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Let's All Go to the Movies ...

I finally saw "District 9" last night. Good movie! Thought I'd let it get a bit overhyped. Go in expecting a somewhat gruesome horror/survival film rather than an incisive art film, or an action-oriented summer blockbuster, and you'll really enjoy it. And for a slightly more nuanced exploration of many of the same things — human unity in the face of an extraterrestrial threat, drugs as a way to pacify an alien population — I highly recommend Harry Turtledove's Worldwar series.

The one part of the movie that has been bugging me are the previews. Mainly, the trailer for "Final Destination 3". I understand that movies have plot holes. But this movie seems based on a plot hole. Why is death so intricately kinetic? Why not just give the main characters a pulmonary embolism?

The "Legion" trailer, however, looked pretty promising.

By Ezra Klein  |  August 28, 2009; 5:40 PM ET
Categories:  Movies  
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Comments

Ezra --

Are there two different movies titled "District 9" going around?

The one I saw could not be characterized as "human unity in the face of an extraterrestrial threat." More like sentient creature unity in the face of a human threat.

It was obvious, by the trailers, that the studio was trying to promote this as a horror film, but if it was it was more like a film in which the government and the corporate interests played the mad slasher role. I thought it was more like "ET" hyped up for the ADD generation.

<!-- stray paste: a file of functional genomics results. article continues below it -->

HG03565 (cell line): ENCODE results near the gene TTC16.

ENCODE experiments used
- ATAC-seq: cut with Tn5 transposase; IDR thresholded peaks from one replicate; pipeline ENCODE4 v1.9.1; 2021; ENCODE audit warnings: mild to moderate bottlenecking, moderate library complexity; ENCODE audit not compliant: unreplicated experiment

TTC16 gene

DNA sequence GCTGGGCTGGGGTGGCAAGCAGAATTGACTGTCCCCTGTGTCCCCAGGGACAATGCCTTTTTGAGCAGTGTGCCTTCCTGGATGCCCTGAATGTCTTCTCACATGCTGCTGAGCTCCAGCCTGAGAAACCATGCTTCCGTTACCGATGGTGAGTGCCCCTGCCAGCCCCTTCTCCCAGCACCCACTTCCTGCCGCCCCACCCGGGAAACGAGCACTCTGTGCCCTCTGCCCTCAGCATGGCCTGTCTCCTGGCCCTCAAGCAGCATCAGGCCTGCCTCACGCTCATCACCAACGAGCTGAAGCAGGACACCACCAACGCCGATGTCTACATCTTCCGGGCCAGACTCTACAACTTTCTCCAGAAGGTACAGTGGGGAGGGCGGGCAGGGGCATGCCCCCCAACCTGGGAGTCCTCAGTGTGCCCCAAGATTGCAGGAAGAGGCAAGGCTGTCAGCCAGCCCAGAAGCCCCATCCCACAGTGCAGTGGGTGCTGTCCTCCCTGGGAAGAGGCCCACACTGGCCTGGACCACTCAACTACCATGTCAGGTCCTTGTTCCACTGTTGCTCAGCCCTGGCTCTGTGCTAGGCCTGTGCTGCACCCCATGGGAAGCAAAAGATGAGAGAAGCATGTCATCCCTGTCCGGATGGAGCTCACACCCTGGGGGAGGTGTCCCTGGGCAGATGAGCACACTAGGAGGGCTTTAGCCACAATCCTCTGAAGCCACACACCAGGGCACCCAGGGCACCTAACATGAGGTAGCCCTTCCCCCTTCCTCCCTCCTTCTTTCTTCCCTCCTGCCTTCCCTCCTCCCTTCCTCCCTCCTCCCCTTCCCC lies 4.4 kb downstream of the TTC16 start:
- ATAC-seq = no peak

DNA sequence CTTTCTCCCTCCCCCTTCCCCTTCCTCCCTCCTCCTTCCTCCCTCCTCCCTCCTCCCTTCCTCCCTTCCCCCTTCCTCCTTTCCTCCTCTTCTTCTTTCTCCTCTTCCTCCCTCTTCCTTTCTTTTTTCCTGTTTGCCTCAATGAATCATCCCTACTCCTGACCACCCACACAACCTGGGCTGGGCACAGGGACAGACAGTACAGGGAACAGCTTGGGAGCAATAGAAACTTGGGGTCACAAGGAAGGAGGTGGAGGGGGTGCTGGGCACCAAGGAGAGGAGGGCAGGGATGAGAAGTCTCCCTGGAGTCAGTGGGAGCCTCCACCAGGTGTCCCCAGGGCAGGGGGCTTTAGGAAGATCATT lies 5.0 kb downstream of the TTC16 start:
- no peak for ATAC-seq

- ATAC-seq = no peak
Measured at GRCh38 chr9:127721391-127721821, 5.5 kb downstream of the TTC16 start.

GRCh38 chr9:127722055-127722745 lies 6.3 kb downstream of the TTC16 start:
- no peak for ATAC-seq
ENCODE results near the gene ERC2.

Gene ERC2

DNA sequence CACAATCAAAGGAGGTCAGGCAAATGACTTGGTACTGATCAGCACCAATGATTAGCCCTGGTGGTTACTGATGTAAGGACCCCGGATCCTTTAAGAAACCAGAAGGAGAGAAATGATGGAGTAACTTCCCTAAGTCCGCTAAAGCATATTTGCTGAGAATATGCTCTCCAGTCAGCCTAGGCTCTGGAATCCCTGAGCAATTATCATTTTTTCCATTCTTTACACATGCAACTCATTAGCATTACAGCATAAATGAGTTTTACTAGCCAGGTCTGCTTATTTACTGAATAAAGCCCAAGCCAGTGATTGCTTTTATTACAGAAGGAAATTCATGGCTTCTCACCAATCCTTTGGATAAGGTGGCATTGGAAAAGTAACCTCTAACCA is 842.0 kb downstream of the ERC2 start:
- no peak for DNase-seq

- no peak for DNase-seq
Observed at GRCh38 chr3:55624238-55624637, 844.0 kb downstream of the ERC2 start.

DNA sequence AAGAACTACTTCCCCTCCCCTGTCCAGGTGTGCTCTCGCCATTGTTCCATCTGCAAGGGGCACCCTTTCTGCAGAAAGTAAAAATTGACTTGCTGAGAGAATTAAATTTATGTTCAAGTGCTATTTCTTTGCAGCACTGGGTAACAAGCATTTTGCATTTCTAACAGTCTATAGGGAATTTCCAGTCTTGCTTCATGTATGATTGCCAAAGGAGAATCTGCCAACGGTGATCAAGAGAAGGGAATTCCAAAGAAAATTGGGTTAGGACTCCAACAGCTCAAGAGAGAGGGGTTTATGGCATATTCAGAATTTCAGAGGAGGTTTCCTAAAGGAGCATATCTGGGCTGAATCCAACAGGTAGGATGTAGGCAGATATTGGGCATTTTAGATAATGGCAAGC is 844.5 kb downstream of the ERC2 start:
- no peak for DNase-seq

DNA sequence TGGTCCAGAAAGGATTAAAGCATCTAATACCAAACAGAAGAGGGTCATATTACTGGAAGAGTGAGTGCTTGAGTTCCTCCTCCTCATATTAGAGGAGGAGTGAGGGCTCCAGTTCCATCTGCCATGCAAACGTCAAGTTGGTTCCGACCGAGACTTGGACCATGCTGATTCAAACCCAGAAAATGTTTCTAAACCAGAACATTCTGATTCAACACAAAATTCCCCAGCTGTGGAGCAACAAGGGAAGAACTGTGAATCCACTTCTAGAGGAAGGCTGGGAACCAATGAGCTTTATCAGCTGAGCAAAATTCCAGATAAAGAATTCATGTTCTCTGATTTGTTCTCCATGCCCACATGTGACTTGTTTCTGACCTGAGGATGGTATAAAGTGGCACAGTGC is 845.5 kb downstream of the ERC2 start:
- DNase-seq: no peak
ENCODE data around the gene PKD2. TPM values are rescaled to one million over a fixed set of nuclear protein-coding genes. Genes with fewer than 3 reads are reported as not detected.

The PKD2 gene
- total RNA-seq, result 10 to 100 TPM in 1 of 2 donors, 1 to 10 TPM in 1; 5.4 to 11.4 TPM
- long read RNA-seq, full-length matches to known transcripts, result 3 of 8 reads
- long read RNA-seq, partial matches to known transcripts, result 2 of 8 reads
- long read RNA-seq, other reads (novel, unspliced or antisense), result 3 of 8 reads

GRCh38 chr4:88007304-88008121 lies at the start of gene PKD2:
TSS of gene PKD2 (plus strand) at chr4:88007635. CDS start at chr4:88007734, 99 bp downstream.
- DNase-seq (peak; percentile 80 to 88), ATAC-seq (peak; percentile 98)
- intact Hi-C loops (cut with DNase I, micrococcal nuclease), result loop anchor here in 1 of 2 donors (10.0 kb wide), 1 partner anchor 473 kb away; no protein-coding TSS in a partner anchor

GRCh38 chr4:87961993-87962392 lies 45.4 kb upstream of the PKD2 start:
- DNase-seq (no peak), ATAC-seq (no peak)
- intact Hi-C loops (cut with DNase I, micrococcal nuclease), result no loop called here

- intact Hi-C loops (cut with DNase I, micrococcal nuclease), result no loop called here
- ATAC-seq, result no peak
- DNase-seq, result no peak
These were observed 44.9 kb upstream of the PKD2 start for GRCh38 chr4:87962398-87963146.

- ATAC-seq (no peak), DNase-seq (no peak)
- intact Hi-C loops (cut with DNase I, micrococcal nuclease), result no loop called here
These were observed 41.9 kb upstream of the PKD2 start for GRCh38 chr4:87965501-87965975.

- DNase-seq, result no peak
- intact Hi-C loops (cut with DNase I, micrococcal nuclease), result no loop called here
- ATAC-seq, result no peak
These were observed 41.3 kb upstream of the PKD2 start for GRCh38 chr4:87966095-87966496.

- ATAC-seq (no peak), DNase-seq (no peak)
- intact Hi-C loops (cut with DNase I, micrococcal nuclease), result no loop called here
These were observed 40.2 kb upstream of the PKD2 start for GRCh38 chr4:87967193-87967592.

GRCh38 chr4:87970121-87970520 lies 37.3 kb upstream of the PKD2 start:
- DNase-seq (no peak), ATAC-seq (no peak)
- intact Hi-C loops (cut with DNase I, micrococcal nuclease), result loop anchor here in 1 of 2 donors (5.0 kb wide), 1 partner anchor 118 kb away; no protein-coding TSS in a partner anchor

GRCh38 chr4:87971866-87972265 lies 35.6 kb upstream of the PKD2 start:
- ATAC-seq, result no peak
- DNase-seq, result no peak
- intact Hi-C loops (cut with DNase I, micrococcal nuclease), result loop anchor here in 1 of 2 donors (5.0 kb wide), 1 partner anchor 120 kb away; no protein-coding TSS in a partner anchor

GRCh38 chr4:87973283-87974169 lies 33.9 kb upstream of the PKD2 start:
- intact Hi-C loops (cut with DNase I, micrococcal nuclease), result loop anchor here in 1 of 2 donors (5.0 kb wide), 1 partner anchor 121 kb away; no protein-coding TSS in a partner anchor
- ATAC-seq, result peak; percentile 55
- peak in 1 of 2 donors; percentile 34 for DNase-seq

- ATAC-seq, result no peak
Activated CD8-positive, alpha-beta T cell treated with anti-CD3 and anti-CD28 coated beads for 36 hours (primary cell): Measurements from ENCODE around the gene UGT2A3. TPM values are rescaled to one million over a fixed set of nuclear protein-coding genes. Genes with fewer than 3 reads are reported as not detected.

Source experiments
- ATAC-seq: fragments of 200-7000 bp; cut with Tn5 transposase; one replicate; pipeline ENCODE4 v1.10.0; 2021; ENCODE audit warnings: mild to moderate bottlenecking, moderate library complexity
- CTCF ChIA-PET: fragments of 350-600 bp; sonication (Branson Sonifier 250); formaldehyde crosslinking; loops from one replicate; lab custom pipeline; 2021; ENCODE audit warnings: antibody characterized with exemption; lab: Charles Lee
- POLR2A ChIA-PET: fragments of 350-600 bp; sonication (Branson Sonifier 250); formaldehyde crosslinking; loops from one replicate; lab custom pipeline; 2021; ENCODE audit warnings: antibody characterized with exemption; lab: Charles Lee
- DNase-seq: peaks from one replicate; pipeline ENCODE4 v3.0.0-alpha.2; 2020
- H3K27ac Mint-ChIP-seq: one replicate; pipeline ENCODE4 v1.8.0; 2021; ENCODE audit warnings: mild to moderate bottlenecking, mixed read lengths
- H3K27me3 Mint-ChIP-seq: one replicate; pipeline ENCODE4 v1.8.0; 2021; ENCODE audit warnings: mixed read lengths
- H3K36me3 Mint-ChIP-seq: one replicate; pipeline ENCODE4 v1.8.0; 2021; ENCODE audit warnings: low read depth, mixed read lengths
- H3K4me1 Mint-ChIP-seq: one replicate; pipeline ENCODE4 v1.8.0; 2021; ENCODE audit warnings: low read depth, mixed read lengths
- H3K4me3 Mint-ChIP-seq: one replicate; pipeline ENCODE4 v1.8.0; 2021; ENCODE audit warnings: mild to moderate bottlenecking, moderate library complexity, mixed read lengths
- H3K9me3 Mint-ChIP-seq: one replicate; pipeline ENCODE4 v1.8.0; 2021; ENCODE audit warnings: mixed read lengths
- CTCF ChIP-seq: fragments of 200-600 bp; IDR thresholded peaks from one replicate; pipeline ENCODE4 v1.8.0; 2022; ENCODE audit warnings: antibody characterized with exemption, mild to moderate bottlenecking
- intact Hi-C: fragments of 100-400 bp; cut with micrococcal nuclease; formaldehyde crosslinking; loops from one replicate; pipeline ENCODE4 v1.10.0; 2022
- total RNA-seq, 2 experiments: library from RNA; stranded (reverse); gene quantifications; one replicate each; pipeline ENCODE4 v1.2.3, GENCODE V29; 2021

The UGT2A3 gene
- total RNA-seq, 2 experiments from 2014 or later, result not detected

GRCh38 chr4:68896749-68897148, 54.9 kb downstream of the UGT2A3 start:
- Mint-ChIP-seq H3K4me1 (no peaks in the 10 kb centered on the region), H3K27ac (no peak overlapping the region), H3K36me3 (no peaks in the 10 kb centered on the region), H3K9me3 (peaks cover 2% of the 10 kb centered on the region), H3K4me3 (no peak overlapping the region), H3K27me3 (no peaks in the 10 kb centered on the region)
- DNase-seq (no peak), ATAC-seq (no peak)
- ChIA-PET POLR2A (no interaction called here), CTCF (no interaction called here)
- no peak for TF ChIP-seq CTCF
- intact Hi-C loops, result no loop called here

I did like the movie. The only thing I was bothered by was the the "witch doctor" trope in the Nigerian thug plot. That was what a lot of African Americans like to call an "ugga bugga" theme. One guy I know described those scenes as similar to the portrayal of blacks in "Birth of a Nation."

Posted by: PatS2 | August 28, 2009 6:20 PM | Report abuse

Peter Jackson and his new young director dude both have produced a good movie in District 9. Clearly the follow on sequel and at some time 'prequel' will come (why did that space ship land hanging on Johannesburg and how those aliens, first in thousands, came down); making stinking money for Jackson.

But I always like Jackson and the way he is ready to take risk. The director Neill Blomkamp is having a dream start to his career. So in the process they make ton of money, that is well deserved.